Global Anti-Base Erosion Model, Pillar Two – Accounting for the Global Minimum Tax
On February 2, 2023, the OECD issued its highly anticipated Pillar Two guideline package. Accordingly, a revised version of the Commentary will replace the original Commentary provided in March 2022, along with the guidance later this year.
According to the OECD, this guideline completes the implementation framework introduced in October 2021 and releases from December 2022 (safe harbors, penalty reduction, information returns, and tax certainty). Key concerns regarding the implementation of Pillar Two are addressed in this initial round of supplemental guidance. The guidance’s handling of some non-refundable tax credits resulting from equity method investments is one of its key features.
The minimal requirements outlined in the guidance differ from those that apply to IIRs, as do the tax base and rate for QDMTTs. Even though QDMTTs can diverge from GloBE regulations, they usually have to generate a tax rate at least 15% higher than GloBE’s minimum rate.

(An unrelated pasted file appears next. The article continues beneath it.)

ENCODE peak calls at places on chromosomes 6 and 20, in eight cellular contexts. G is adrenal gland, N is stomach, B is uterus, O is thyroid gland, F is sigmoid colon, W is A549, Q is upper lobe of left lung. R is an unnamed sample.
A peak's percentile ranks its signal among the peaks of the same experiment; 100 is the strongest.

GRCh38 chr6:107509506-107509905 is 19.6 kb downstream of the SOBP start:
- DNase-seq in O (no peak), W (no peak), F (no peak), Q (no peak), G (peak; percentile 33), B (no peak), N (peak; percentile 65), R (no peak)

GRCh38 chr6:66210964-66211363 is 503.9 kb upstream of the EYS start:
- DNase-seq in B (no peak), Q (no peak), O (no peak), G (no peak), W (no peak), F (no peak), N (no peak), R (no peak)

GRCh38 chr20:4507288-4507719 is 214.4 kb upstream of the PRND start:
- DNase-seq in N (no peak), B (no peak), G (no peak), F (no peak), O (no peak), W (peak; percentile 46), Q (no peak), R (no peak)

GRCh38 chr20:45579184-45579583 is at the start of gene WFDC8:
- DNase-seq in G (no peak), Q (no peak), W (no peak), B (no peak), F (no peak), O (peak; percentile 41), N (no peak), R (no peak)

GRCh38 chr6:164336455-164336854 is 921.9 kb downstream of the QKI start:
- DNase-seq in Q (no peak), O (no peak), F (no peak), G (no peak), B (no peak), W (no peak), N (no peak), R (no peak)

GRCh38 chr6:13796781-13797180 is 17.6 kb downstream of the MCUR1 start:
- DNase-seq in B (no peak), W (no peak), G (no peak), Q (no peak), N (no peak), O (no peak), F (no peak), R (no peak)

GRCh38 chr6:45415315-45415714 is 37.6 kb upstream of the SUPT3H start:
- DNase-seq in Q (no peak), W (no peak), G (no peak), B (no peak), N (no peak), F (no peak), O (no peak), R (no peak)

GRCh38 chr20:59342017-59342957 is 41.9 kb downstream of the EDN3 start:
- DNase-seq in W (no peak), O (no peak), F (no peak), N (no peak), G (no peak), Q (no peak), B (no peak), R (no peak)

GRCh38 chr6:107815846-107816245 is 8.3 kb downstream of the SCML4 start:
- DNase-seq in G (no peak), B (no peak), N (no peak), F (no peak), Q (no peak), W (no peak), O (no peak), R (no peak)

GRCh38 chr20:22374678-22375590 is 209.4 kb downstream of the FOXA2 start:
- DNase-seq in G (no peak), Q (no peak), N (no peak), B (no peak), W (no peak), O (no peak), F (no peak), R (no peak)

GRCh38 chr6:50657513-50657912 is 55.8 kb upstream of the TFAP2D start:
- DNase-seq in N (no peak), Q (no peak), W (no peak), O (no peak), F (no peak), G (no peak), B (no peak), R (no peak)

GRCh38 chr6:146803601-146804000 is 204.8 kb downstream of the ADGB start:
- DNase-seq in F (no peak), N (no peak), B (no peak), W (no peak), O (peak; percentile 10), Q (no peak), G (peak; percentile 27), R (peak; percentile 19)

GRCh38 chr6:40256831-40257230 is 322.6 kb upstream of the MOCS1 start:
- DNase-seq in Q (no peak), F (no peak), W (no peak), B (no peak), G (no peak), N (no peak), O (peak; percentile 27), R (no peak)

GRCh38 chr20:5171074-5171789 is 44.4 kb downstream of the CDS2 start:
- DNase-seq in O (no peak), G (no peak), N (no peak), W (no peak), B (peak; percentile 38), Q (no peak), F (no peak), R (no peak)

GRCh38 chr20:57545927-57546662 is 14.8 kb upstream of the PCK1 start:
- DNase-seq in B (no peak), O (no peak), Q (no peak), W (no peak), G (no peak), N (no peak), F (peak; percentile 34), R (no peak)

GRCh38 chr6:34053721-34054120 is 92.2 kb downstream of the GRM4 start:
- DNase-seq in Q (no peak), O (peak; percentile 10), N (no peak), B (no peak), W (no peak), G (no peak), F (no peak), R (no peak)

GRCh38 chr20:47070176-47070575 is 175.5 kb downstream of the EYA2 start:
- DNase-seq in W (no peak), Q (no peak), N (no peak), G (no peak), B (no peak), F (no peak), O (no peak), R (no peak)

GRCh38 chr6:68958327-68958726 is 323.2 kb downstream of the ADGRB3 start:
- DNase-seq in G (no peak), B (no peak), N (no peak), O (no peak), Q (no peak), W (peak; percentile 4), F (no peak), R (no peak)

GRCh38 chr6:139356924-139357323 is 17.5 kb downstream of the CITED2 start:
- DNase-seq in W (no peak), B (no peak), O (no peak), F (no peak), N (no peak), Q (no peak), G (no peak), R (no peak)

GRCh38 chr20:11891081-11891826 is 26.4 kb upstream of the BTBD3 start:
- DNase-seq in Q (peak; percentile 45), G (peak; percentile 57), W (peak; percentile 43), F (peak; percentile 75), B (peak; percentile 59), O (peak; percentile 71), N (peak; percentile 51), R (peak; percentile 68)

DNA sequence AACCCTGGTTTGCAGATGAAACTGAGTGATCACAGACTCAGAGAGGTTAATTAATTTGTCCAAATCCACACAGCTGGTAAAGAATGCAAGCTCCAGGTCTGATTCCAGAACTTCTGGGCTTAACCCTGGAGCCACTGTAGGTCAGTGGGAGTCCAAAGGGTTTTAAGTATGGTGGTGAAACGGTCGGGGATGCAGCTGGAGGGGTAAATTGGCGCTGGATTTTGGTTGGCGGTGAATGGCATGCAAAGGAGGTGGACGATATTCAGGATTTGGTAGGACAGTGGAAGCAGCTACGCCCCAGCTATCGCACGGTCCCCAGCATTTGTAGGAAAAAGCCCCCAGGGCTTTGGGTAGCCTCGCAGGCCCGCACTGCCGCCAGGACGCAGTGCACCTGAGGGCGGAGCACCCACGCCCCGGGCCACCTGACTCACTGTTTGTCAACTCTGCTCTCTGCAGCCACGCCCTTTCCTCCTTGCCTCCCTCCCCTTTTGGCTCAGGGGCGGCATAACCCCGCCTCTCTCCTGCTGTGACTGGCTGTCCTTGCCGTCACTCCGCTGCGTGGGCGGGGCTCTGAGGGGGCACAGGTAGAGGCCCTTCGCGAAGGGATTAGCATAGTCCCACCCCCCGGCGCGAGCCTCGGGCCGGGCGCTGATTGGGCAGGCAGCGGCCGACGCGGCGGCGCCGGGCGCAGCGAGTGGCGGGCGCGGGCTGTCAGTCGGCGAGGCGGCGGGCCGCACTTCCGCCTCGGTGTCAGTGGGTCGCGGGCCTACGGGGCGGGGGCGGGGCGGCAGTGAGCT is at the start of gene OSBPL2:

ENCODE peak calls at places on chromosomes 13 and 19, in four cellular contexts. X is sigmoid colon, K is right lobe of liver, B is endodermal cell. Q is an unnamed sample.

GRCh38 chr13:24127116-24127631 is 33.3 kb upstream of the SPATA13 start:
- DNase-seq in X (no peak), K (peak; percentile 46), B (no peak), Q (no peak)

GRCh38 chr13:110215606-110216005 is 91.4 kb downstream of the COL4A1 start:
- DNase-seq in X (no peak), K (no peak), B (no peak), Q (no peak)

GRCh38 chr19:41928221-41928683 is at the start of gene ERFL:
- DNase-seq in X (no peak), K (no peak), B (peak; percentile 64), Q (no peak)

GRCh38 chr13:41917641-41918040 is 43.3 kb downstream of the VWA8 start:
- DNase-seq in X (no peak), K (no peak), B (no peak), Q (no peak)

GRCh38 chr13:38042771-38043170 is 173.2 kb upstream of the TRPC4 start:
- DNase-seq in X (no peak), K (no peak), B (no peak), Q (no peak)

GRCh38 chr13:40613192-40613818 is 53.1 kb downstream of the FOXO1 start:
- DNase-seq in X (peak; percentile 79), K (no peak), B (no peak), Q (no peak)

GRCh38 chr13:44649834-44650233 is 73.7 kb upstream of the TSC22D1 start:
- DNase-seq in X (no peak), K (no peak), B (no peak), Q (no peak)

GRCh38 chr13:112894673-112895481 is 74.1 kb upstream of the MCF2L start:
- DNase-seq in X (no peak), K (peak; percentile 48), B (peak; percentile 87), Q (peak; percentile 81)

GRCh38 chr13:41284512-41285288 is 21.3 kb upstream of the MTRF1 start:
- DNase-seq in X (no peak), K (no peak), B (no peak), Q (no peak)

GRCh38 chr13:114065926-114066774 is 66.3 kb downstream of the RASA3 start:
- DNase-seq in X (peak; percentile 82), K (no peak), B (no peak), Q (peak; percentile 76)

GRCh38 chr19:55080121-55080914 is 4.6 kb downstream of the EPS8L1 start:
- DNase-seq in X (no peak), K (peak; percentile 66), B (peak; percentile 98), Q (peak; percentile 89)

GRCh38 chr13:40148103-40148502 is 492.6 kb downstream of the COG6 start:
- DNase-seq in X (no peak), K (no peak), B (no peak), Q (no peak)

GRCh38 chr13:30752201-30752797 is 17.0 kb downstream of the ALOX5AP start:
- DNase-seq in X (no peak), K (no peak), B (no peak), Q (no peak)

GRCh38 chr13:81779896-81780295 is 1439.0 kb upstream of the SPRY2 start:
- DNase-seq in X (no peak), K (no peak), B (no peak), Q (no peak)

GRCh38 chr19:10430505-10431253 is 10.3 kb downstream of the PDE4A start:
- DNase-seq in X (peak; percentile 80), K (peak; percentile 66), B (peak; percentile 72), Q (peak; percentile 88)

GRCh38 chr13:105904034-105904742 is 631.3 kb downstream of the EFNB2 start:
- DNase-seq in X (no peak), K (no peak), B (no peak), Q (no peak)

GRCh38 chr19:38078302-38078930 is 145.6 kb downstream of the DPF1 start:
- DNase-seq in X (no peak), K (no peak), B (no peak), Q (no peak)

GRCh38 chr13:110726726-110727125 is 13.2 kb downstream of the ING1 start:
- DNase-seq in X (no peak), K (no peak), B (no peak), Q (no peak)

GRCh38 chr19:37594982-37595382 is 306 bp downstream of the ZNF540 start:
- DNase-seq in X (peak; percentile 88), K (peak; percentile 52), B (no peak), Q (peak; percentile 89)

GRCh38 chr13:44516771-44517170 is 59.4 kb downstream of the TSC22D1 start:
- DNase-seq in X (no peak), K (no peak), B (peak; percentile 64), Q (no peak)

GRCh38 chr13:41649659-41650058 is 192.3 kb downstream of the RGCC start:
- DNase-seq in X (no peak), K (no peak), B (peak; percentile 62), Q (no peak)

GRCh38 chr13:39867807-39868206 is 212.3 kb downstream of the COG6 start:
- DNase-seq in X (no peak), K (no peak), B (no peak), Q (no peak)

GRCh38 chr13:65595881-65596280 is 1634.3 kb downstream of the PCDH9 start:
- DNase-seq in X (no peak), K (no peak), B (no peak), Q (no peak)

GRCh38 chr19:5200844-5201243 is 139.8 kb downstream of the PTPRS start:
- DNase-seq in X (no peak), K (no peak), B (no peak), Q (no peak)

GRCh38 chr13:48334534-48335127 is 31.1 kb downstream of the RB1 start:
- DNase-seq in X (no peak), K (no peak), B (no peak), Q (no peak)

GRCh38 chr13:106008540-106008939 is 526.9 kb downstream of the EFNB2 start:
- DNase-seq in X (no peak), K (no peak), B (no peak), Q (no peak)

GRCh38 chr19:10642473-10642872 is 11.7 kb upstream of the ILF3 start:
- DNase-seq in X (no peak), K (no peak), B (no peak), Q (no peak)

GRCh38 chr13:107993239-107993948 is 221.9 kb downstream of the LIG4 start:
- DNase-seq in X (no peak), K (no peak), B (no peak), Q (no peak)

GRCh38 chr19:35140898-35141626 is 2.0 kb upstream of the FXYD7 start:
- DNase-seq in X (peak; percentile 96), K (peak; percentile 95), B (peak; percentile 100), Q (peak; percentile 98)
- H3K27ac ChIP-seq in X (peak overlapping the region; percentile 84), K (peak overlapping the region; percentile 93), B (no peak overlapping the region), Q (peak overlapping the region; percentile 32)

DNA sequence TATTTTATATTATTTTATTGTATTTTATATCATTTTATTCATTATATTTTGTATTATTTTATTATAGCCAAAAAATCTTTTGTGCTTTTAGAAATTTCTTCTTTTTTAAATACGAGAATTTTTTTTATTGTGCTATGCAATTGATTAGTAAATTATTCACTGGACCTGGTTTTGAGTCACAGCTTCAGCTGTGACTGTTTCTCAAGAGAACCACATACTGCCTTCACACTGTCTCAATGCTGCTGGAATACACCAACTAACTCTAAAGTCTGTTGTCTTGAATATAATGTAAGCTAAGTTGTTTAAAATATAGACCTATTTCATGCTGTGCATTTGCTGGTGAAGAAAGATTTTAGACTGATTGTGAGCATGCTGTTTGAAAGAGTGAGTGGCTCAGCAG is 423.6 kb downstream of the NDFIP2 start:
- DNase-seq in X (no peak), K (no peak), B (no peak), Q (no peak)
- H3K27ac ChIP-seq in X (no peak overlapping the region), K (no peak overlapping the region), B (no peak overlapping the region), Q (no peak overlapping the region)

So, under their respective CFC or taxable branch regimes, QDMTTs must remove tax paid by domestic constituent entities from foreign constituent entity income. Because of this, GILTI and Subpart F taxes cannot affect the ETR of QDMTTs.
Countries must enact tax laws to execute the GloBE regulations. Entities must assess whether the laws passed in each jurisdiction’s provisions are consistent with the OECD’s model guidelines. Also, entities must determine the provisions of laws passed by each country to adopt the accounting advised by FASB staff.